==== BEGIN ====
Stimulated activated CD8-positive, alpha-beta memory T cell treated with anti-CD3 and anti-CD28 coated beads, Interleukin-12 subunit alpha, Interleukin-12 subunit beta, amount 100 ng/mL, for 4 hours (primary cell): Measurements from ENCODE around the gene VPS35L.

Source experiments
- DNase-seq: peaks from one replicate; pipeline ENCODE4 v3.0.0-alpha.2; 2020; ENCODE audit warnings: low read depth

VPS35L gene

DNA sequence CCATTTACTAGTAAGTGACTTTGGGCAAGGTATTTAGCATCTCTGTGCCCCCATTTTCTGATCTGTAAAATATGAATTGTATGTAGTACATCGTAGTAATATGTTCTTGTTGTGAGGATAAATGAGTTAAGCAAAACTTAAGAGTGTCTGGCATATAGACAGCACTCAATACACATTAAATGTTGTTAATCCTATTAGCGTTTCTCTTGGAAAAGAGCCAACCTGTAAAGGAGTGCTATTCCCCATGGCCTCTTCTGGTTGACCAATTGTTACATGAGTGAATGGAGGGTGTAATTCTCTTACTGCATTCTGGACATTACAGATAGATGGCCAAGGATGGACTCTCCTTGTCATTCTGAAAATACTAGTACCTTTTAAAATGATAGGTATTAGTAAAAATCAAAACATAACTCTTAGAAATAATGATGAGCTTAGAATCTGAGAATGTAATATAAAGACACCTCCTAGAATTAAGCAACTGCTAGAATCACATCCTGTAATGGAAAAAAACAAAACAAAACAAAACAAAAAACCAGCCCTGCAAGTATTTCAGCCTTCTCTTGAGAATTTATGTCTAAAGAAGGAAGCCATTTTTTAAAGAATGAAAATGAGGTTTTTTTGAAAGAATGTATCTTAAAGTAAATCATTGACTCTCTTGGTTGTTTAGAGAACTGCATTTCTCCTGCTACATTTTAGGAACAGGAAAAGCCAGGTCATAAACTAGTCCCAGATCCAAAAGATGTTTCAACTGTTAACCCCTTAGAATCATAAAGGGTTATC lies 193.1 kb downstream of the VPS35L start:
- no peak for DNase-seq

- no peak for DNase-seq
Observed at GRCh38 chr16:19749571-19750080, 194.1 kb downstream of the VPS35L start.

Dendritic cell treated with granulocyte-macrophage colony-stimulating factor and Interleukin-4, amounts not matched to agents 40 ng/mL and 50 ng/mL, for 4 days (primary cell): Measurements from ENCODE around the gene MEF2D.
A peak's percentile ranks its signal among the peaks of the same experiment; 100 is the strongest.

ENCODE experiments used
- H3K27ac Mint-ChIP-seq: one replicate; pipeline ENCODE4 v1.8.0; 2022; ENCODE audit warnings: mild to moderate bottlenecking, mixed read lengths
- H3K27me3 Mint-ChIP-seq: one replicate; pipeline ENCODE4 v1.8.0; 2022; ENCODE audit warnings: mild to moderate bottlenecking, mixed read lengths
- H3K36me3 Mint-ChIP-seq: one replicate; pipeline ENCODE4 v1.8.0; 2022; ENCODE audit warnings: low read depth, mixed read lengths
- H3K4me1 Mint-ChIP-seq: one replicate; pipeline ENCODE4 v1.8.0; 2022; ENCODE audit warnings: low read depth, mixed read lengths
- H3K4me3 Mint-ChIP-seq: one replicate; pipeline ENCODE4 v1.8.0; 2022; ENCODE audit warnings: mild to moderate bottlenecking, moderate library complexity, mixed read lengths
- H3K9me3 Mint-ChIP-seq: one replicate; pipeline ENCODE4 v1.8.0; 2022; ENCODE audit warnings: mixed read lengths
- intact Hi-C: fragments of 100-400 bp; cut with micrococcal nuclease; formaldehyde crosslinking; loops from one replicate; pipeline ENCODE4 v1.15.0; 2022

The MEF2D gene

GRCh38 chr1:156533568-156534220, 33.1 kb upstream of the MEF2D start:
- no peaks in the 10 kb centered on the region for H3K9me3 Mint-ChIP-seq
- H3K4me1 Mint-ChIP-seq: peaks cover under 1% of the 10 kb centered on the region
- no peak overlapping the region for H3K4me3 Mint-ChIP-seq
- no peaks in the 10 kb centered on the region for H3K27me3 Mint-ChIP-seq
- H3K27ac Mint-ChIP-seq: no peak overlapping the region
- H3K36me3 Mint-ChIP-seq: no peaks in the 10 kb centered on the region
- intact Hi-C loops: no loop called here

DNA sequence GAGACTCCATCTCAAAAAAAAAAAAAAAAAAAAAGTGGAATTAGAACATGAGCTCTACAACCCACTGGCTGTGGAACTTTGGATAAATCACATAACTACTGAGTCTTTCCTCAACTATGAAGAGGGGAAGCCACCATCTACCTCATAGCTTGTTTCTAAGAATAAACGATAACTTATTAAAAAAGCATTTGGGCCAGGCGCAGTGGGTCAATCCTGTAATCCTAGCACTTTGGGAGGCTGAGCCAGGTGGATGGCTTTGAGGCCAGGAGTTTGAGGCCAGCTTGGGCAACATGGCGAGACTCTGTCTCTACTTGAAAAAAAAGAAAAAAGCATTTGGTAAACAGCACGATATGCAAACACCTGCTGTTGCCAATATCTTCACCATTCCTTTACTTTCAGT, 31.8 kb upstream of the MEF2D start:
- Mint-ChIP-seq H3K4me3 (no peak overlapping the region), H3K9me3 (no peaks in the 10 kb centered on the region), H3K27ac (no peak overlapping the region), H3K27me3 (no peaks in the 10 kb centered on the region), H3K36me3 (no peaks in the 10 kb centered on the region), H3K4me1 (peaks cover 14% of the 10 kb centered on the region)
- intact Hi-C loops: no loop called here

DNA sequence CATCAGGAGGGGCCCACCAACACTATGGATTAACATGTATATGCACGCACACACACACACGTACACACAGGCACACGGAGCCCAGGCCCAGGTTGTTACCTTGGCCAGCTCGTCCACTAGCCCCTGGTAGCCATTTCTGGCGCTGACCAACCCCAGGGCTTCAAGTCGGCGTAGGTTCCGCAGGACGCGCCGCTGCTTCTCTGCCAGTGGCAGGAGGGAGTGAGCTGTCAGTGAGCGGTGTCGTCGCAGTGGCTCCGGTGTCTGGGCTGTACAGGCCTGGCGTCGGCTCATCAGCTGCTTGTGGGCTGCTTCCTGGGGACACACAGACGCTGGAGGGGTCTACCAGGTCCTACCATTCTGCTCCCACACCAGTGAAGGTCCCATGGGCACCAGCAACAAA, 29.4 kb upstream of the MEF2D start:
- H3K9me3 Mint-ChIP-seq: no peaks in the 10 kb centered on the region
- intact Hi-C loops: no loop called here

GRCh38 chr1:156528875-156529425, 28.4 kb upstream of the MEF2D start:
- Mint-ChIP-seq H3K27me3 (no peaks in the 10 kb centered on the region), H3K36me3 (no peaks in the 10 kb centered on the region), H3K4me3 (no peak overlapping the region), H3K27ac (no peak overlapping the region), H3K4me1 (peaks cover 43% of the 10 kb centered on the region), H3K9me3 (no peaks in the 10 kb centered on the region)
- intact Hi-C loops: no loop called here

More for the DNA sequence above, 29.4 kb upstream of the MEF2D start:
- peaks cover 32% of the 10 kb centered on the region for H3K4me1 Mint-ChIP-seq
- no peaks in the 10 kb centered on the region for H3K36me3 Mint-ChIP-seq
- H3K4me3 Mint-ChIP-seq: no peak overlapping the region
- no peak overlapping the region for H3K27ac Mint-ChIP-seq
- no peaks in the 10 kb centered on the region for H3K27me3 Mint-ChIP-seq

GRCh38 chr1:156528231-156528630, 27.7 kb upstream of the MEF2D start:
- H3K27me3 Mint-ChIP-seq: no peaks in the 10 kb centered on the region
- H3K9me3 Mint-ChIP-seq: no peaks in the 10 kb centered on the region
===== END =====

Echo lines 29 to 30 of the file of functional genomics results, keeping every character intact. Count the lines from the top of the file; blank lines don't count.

- Mint-ChIP-seq H3K4me3 (no peak overlapping the region), H3K9me3 (no peaks in the 10 kb centered on the region), H3K27ac (no peak overlapping the region), H3K27me3 (no peaks in the 10 kb centered on the region), H3K36me3 (no peaks in the 10 kb centered on the region), H3K4me1 (peaks cover 14% of the 10 kb centered on the region)
- intact Hi-C loops: no loop called here